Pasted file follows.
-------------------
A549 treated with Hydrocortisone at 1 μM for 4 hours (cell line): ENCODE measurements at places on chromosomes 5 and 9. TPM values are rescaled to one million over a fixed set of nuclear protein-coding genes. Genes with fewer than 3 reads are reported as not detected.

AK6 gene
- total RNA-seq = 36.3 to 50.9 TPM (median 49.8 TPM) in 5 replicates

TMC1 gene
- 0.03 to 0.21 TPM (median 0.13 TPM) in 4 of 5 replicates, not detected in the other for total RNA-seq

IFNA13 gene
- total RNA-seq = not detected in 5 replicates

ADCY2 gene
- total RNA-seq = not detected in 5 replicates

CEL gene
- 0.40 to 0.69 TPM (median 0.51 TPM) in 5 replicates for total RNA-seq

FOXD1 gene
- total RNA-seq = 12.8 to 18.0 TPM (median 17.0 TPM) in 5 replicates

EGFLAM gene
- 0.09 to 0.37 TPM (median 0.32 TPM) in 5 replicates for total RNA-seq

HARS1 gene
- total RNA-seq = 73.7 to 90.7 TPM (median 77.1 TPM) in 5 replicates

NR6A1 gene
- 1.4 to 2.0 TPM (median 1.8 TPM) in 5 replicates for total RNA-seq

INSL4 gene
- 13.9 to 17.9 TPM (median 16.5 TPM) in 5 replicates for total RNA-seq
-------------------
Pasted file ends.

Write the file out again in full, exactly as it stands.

A549 treated with Hydrocortisone at 1 μM for 4 hours (cell line): ENCODE measurements at places on chromosomes 5 and 9. TPM values are rescaled to one million over a fixed set of nuclear protein-coding genes. Genes with fewer than 3 reads are reported as not detected.

AK6 gene
- total RNA-seq = 36.3 to 50.9 TPM (median 49.8 TPM) in 5 replicates

TMC1 gene
- 0.03 to 0.21 TPM (median 0.13 TPM) in 4 of 5 replicates, not detected in the other for total RNA-seq

IFNA13 gene
- total RNA-seq = not detected in 5 replicates

ADCY2 gene
- total RNA-seq = not detected in 5 replicates

CEL gene
- 0.40 to 0.69 TPM (median 0.51 TPM) in 5 replicates for total RNA-seq

FOXD1 gene
- total RNA-seq = 12.8 to 18.0 TPM (median 17.0 TPM) in 5 replicates

EGFLAM gene
- 0.09 to 0.37 TPM (median 0.32 TPM) in 5 replicates for total RNA-seq

HARS1 gene
- total RNA-seq = 73.7 to 90.7 TPM (median 77.1 TPM) in 5 replicates

NR6A1 gene
- 1.4 to 2.0 TPM (median 1.8 TPM) in 5 replicates for total RNA-seq

INSL4 gene
- 13.9 to 17.9 TPM (median 16.5 TPM) in 5 replicates for total RNA-seq